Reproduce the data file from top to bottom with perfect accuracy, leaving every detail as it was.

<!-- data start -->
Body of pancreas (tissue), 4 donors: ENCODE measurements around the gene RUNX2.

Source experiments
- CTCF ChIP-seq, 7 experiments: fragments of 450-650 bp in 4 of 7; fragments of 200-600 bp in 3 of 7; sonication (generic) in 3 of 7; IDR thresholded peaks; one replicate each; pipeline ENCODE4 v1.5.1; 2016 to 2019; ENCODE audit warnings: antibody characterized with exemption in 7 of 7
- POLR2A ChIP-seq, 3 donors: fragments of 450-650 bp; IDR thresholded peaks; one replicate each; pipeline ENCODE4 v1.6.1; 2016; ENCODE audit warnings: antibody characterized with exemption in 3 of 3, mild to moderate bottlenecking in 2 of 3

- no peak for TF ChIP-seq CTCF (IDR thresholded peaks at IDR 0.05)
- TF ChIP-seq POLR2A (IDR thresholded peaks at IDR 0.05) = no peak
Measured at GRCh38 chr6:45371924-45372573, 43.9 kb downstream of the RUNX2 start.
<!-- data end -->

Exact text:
Body of pancreas (tissue), 4 donors: ENCODE measurements around the gene RUNX2.

Source experiments
- CTCF ChIP-seq, 7 experiments: fragments of 450-650 bp in 4 of 7; fragments of 200-600 bp in 3 of 7; sonication (generic) in 3 of 7; IDR thresholded peaks; one replicate each; pipeline ENCODE4 v1.5.1; 2016 to 2019; ENCODE audit warnings: antibody characterized with exemption in 7 of 7
- POLR2A ChIP-seq, 3 donors: fragments of 450-650 bp; IDR thresholded peaks; one replicate each; pipeline ENCODE4 v1.6.1; 2016; ENCODE audit warnings: antibody characterized with exemption in 3 of 3, mild to moderate bottlenecking in 2 of 3

- no peak for TF ChIP-seq CTCF (IDR thresholded peaks at IDR 0.05)
- TF ChIP-seq POLR2A (IDR thresholded peaks at IDR 0.05) = no peak
Measured at GRCh38 chr6:45371924-45372573, 43.9 kb downstream of the RUNX2 start.